Downloading your brain may seem like science fiction, but some neuroscientists think it's not only possible, but that we’ve already started down a path to one day make it a reality. So, how close are we to downloading a human brain?
Someday our bodies are going to break down and we’ll die. Our brain will decay and disappear forever. But, what if it didn’t have to? Right now there are scientists around the world working on technology that could one day take your brain, and possibly your consciousness, and upload it onto a computer. This would be a game changer in neuroscience and some believe could lead to immortality. So, how close are we to downloading our brains?
We spoke to Dr. Kenneth Hayworth, President of the Brian Preservation Foundation. "There's on the order of 100 billion neurons in a human brain and each of those neurons has tens of thousands of connections. You are looking at hundreds of trillions of those synaptic connections, each of which have been tuned by your life's experience," says Dr. Hayworth.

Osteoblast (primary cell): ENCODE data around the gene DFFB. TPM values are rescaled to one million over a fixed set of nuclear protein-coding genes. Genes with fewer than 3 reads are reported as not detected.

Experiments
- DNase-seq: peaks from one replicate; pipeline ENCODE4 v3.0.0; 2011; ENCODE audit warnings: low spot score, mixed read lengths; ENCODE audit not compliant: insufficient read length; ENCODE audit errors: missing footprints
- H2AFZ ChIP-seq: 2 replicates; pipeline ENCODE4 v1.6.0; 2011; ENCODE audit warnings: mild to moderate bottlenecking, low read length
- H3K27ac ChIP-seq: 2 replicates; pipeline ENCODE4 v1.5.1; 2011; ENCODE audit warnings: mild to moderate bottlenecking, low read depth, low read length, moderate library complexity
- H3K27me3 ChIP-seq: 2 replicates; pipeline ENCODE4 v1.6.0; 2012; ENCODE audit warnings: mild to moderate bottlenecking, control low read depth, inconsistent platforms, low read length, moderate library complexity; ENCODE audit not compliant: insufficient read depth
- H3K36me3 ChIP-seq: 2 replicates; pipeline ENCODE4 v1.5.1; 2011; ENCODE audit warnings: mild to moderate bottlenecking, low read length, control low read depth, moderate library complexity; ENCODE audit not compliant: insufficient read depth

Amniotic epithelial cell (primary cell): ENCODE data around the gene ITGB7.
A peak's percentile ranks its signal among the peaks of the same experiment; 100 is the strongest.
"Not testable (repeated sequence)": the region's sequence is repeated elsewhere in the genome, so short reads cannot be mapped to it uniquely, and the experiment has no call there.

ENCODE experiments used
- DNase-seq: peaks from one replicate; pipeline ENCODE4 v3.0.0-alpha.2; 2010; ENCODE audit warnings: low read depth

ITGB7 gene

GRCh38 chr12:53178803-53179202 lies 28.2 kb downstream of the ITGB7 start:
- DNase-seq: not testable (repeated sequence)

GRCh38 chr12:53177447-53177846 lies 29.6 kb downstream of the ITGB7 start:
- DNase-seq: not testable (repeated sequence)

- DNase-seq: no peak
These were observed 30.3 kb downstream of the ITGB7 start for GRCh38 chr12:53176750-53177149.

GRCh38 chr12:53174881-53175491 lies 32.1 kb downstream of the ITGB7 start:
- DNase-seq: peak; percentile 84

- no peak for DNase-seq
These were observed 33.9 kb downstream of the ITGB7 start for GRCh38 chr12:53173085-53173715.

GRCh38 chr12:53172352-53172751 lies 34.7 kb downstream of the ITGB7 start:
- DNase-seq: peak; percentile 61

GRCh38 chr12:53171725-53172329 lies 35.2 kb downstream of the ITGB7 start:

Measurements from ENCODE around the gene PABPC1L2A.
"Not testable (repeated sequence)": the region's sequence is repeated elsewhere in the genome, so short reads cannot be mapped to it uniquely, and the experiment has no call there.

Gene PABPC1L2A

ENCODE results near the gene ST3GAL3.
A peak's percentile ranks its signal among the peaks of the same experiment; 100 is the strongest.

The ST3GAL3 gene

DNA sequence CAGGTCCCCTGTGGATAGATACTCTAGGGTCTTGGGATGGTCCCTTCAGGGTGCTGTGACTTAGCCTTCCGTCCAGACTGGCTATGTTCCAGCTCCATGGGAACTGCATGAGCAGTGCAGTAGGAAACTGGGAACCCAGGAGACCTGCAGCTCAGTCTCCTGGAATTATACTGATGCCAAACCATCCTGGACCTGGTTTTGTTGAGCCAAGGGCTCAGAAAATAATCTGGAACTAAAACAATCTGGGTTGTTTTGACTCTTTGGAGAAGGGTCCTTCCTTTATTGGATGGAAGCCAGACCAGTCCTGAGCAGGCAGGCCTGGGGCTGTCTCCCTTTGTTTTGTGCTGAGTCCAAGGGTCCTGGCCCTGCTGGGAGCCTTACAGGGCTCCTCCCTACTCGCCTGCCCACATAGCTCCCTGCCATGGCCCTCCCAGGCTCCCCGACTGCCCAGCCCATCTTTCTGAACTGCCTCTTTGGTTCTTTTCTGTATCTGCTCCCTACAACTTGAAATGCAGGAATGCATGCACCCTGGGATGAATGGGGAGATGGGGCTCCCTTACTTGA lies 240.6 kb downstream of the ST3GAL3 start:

In order to download your brain, each one of those trillions of connections would have to be precisely scanned, mapped and digitally reconstructed on a computer as an emulated brain. The idea would be, that this simulation would not only behave like a biological brain, but could retain the thoughts and memories of the person whose brain was scanned.
Now, all this is great to think about and makes for interesting dinner conversation, but we have yet to scan a complete human brain let alone test the theory of consciousness. That’s not to say some progress hasn’t been made though. There are projects all over the world working on scanning and simulating brains in the name of healthcare and medicine. This is more about unlocking mysteries of our brain and less about unlocking the key to immortality.